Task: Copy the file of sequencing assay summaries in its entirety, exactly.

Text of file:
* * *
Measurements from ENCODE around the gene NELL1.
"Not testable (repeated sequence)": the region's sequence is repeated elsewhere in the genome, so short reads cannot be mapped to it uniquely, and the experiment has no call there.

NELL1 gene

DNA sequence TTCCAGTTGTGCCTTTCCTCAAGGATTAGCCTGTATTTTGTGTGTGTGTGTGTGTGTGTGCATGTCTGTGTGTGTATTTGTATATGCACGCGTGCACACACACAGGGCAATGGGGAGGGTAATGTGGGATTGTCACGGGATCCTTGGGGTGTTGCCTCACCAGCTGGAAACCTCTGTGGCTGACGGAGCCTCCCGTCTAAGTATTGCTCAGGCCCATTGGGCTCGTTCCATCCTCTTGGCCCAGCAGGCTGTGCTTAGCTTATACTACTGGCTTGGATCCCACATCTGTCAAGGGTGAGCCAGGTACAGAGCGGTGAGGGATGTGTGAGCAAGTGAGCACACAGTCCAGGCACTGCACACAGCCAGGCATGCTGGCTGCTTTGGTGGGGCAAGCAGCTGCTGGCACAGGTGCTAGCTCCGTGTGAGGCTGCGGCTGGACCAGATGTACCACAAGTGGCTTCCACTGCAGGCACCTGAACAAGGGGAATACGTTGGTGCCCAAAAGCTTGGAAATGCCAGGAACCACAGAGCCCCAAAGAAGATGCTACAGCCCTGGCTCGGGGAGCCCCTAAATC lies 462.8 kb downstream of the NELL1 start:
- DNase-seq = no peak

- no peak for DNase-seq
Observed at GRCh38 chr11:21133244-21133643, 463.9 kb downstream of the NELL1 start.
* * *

Measurements from ENCODE around the gene NELL1.
"Not testable (repeated sequence)": the region's sequence is repeated elsewhere in the genome, so short reads cannot be mapped to it uniquely, and the experiment has no call there.

NELL1 gene

DNA sequence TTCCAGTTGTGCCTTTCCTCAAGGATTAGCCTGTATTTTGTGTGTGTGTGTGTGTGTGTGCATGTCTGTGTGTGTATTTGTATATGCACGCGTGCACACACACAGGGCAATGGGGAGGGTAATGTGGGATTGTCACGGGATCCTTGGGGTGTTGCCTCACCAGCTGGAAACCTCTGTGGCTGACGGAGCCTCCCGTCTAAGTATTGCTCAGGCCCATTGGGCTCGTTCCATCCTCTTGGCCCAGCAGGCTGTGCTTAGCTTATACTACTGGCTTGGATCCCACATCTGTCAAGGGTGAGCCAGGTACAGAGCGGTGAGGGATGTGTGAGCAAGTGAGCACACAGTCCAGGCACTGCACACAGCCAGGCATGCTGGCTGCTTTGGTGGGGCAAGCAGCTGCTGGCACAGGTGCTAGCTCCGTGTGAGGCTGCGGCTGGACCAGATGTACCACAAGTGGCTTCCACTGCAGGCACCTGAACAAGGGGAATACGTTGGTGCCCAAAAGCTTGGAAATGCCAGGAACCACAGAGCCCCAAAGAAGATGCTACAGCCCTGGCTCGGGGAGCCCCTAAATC lies 462.8 kb downstream of the NELL1 start:
- DNase-seq = no peak

- no peak for DNase-seq
Observed at GRCh38 chr11:21133244-21133643, 463.9 kb downstream of the NELL1 start.